On 21/8/2013, regime forces targeted the areas of Zamalka and Ain Tarma in the Eastern Ghouta and the city of al-Mu’adamiya in the Western Ghouta with rockets laden with chemical substances, killing 1400 people and afflicting hundreds with various types of suffocation.
This massacre is considered one of the bloodiest in the series of genocides faced by Syrians since 2011 and until now. The massacre was also considered one of the most prominent in which internationally forbidden weapons were used.
Despite this, the massacre of al-Ghouta also marked the continuation of the policy of crimes against humanity and systematic war crimes which have been in operation since 2011 and until today. During the past couple of years, Syrian regime forces and their allies have continued using arbitrary weapons (e.g. explosive barrels and mine bombs) and weapons directed towards civilian gatherings as well as internationally forbidden weapons such as cluster bombs, phosphorous and fissile bombs, and bombs laden with poisonous gases. In addition, they have continued to systematically and deliberately target civilian centres such as markets, hospitals, schools and mosques.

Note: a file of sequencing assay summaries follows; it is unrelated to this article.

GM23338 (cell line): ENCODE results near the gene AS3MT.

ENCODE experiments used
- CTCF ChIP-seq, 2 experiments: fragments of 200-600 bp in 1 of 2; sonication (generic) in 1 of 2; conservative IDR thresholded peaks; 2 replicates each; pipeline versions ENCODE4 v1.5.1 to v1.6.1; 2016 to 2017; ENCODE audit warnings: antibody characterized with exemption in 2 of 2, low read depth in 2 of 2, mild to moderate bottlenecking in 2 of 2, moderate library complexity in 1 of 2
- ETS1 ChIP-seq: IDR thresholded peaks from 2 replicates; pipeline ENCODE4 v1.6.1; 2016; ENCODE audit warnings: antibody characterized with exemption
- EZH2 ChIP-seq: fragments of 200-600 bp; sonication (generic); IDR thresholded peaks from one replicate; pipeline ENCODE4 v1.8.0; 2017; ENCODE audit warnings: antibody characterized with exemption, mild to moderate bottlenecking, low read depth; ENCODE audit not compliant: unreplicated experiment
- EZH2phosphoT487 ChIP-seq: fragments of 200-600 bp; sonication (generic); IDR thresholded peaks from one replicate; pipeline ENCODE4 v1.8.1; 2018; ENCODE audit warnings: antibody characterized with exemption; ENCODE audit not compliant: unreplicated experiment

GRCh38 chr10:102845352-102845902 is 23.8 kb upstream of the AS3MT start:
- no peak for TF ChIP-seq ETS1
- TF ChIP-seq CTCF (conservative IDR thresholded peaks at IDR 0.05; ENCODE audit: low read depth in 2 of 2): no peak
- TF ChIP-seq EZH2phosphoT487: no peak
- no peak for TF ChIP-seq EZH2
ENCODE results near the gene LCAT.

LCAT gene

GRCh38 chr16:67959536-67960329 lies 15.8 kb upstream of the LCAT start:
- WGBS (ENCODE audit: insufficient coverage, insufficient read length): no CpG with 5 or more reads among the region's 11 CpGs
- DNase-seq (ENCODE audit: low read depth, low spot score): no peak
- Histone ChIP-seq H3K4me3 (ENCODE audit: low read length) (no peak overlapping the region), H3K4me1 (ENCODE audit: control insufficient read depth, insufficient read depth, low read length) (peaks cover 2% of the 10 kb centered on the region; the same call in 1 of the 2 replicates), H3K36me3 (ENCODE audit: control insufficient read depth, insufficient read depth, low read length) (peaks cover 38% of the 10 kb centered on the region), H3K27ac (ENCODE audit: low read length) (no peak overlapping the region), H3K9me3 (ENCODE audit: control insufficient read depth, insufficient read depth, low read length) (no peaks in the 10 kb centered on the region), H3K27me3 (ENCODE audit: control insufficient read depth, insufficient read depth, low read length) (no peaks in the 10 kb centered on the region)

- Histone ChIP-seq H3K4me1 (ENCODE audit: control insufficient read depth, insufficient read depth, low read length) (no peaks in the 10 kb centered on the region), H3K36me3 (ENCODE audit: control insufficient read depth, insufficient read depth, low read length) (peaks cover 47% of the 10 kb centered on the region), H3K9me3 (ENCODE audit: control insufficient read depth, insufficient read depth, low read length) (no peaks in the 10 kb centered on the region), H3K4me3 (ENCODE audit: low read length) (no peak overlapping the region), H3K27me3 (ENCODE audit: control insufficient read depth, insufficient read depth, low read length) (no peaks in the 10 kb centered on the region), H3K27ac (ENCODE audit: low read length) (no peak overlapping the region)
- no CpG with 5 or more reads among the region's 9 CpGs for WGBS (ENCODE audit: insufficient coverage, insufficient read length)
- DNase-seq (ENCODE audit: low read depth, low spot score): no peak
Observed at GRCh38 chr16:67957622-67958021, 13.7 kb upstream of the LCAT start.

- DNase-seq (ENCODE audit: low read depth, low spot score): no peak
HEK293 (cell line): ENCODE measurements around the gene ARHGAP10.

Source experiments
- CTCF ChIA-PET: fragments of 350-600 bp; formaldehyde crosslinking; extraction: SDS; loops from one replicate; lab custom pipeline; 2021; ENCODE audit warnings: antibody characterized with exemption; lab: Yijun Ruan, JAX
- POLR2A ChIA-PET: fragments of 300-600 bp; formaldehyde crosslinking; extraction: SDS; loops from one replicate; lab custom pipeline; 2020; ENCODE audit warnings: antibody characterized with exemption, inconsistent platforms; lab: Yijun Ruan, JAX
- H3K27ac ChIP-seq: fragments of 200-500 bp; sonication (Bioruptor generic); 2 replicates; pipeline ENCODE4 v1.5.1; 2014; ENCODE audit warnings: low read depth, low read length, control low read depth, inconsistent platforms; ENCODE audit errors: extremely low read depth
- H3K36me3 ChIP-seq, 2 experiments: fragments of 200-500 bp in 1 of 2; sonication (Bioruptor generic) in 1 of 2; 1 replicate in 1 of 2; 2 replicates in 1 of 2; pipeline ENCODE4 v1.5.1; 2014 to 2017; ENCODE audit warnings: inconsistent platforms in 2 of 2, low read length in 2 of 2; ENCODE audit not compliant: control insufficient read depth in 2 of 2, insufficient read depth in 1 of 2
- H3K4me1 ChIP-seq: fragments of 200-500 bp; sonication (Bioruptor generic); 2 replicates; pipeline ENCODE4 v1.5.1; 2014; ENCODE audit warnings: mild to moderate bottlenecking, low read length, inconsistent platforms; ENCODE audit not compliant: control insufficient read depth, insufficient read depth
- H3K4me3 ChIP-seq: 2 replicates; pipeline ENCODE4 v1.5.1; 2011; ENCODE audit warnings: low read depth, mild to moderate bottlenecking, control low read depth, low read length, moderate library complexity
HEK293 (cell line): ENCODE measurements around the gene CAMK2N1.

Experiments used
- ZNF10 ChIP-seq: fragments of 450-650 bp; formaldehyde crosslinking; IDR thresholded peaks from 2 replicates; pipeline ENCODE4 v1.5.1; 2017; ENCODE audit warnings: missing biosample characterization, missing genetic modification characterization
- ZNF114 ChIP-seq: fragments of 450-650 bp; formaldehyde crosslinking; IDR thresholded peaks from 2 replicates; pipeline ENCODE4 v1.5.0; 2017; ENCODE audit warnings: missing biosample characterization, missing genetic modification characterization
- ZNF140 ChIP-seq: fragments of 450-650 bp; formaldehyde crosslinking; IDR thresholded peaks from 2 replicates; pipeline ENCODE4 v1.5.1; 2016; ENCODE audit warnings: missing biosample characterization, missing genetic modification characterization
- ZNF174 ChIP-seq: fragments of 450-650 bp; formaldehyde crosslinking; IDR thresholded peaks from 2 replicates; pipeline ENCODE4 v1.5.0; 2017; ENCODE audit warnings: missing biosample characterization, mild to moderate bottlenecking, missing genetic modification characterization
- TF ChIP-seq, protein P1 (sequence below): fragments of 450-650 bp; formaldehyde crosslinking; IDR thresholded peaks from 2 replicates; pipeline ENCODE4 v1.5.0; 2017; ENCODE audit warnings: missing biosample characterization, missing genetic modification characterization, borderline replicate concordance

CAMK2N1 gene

Although three years have passed since the chemical massacre, justice has not taken its course. Instead, an agreement to protect the criminals seems to have been internationally adopted, in a dangerous precedent which provides cover for perpetrators and makes political compromises on the principles of human rights.
The Ghouta chemical massacre has revealed the inability of the international community to use international law as a reference to prosecute, as well as the preference of the international community to insure the protection of war criminals through engaging them in political agreements instead of transferring them to court.
On this day, the Syrian Human Rights Committee (SHRC) remembers the victims of the Ghouta massacre as well as the victims of all massacres which have taken place in Syria over the past couple of years. Indeed, the chemical massacre was but an episode in the continuing series of crimes and violations taking place in this country. Whilst the massacre was a crucial point in determining the position of the international community towards human rights, it was- most tragically- a contradiction of all international agreements produced since 1948 and until today.